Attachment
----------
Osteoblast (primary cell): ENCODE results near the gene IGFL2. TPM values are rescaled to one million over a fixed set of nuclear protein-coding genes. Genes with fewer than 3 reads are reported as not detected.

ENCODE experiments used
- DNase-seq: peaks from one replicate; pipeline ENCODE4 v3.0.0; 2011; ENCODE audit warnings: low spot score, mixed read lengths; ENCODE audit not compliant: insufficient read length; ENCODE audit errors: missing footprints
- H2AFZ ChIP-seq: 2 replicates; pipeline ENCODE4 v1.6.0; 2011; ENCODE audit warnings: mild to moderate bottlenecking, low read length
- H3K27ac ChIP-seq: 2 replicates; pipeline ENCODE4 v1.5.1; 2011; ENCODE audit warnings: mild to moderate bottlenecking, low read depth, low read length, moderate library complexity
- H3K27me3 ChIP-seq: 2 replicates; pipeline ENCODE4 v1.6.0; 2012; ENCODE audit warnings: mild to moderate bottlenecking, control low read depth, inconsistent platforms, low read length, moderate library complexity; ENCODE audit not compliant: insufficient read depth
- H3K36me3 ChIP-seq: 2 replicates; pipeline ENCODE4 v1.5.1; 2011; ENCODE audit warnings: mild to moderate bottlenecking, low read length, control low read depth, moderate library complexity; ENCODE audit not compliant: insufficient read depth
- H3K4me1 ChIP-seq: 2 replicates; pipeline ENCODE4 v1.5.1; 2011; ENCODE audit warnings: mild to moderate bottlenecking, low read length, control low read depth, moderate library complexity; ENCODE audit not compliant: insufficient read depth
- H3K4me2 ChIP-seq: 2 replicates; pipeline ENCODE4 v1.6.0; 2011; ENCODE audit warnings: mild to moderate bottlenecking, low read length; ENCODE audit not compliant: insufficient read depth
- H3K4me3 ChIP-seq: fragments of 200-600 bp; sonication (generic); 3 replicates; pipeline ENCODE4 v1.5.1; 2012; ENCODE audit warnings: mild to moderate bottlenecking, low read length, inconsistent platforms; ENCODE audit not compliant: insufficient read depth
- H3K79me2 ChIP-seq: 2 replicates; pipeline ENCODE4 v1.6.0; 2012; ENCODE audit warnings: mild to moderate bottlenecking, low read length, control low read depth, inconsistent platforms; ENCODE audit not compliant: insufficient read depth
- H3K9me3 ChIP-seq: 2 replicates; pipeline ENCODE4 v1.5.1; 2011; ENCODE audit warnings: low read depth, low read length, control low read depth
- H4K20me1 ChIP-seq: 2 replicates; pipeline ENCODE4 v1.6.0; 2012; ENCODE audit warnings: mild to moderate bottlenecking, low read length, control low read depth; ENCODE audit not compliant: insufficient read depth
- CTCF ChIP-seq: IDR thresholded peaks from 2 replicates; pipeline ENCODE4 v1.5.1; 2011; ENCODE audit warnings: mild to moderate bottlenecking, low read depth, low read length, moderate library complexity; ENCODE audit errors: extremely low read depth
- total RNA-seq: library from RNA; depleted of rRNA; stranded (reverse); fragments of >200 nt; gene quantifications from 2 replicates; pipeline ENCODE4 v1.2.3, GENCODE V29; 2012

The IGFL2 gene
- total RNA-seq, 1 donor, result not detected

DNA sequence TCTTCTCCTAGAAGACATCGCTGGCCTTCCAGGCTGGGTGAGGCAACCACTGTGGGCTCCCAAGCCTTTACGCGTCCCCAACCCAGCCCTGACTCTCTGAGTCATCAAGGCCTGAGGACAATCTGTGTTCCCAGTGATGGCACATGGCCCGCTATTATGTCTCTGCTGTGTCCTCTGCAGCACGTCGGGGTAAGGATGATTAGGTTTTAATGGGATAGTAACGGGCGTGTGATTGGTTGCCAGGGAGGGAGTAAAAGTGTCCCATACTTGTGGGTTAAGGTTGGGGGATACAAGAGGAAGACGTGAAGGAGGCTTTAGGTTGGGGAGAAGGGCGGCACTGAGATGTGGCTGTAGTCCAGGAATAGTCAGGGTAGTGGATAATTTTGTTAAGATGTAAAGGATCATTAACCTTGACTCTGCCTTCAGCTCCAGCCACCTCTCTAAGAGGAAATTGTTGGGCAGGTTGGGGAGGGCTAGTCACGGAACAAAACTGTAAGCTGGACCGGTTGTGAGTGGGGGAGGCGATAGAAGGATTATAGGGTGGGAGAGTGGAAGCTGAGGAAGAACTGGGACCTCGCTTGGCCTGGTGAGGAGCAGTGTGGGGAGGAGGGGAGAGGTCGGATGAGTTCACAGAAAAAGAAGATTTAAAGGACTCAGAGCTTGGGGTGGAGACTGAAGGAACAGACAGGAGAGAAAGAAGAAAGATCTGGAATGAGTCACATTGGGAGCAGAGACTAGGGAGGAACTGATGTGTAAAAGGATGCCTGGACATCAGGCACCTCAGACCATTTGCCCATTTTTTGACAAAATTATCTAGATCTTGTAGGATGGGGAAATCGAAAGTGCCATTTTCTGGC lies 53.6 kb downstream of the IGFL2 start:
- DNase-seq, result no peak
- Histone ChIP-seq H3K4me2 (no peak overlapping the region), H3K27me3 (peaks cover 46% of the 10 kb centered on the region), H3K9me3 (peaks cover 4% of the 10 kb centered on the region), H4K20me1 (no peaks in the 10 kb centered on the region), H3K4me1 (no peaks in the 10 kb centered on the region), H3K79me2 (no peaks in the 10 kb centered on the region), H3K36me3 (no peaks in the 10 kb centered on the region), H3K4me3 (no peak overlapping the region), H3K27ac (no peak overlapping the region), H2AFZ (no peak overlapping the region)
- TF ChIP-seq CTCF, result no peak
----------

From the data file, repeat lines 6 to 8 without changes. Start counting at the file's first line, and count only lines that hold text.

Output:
- H3K27me3 ChIP-seq: 2 replicates; pipeline ENCODE4 v1.6.0; 2012; ENCODE audit warnings: mild to moderate bottlenecking, control low read depth, inconsistent platforms, low read length, moderate library complexity; ENCODE audit not compliant: insufficient read depth
- H3K36me3 ChIP-seq: 2 replicates; pipeline ENCODE4 v1.5.1; 2011; ENCODE audit warnings: mild to moderate bottlenecking, low read length, control low read depth, moderate library complexity; ENCODE audit not compliant: insufficient read depth
- H3K4me1 ChIP-seq: 2 replicates; pipeline ENCODE4 v1.5.1; 2011; ENCODE audit warnings: mild to moderate bottlenecking, low read length, control low read depth, moderate library complexity; ENCODE audit not compliant: insufficient read depth